This feature appears in issue 10 (December 2011) of In the City magazine. Unfortunately due to an editing error it was published under my colleague Aimee Beveridge’s name, but is 100% my own work.
Colette Will, immaculately made-up with her trademark heavy eyeliner and long blonde hair, contradicts the weightlifting stereotype entirely. You wouldn’t guess from her tiny frame – she is only 5.2” and a size 8 – that she could easily lift her own bodyweight.
“I’m only doing squats at the moment,” she apologises, casually moving a weight almost the size of her torso. These are apparently “just to warm up your muscles”, but involve Colette repeatedly moving from standing to crouching with a weight of up to 65 kilos on her shoulders. At only 49 kilos herself this is an impressive feat, and her skill is confirmed by the fact that she holds the current British Juniors and Under-23s weightlifting titles. She also happens to be the closest to qualifying standard for the 2014 Commonwealth Games from the Gladiator Club, Easterhouse, and passed her referee exam last month. Not bad going considering she only started weightlifting three years ago.
The Knightswood resident first became aware of her weightlifting potential during the gymnastics classes she started aged seven. She trains five days a week, despite being in college for three. When her media studies course at Cardonald College lets out at 4pm, Colette heads straight to training. “You’re dead tired by the end of it,” she says. “It’s hard to do it sometimes but I just get on with it. It’s a sacrifice you need to make – your social life or your sport.” She shrugs: “I don’t know what I would do if I didn’t have sport.”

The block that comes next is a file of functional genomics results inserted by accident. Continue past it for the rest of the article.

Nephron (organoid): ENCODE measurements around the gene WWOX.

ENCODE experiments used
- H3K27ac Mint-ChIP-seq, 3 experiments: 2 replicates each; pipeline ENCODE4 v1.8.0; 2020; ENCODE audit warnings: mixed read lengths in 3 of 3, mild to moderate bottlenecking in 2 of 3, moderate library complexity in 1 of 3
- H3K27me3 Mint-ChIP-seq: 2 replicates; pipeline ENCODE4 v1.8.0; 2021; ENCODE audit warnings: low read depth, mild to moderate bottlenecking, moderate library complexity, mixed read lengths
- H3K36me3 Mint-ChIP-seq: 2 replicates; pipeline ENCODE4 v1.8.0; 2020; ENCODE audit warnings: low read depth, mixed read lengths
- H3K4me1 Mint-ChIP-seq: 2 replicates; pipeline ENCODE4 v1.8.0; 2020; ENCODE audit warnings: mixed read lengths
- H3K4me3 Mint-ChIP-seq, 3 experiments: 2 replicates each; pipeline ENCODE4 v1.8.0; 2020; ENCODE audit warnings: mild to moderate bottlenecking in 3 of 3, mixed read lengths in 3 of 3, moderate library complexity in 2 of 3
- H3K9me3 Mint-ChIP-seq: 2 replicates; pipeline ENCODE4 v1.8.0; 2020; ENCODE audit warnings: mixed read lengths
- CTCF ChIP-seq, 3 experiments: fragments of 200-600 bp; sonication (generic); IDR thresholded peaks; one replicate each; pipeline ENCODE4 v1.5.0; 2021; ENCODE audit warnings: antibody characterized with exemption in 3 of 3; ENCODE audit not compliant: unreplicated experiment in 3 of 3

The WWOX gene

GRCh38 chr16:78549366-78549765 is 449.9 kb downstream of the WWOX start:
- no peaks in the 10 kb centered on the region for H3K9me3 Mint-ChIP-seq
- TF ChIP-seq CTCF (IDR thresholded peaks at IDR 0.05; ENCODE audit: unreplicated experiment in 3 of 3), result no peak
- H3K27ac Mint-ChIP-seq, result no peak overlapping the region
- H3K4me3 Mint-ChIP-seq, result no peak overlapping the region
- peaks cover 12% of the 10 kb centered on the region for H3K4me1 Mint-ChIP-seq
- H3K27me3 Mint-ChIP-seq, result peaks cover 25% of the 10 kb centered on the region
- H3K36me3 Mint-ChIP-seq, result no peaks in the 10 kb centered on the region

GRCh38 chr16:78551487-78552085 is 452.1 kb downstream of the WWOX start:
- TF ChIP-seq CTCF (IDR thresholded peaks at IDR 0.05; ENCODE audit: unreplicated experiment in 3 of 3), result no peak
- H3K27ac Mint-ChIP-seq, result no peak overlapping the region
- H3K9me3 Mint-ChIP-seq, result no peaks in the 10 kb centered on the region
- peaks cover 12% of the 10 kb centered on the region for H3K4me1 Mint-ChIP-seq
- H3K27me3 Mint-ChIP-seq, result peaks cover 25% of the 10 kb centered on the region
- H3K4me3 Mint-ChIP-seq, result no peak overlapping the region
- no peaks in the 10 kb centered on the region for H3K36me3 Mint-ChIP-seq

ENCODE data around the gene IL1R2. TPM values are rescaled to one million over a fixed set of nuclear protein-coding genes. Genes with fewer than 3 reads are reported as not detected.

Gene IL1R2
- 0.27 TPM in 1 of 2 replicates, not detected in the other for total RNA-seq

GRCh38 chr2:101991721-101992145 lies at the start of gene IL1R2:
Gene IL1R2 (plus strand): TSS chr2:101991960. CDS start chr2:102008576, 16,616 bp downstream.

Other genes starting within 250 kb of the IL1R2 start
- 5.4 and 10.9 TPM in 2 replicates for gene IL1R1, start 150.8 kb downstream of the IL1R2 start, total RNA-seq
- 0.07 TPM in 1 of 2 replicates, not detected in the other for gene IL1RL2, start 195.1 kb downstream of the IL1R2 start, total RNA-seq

On making Team Scotland: “Just getting there would be amazing,” says Colette. “To be in front of a home crowd would be really amazing to see. That’s my focus right now,” she says. “I can always go back to education, but that’s really my fall-back in case this doesn’t work out.”
Colette claims she hasn’t really thought about competing against other members of her club should she make the 2014 squad. “We all support each other,” she says, but she has no doubt that her competitive spirit would prevail if she were to go to the Games with one of her colleagues. “It would give me more of a boost of motivation because we’re from the same club,” she admits. “You kind of have to be selfish in that because it is an individual sport. It’s not your problem if you beat them.”
Colette claims part of her desire to get to the Games is to prove the worth of female lifters. “People look at me saying, ‘Oh, you can’t do that’ and I’m like, ‘Yeah I can!’ and if they say, ‘Prove it‘, I just show them a picture and they shut up,” she jokes. “It’s different than you think. It’s not all male and you don’t have big bulging muscles. I’m not like that.”
The qualification standards for the 2014 Commonwealth Games are expected to be announced this time next year. Meanwhile Colette still wants to compete in smaller competitions, but as for 2014: “That’s my goal,” she says.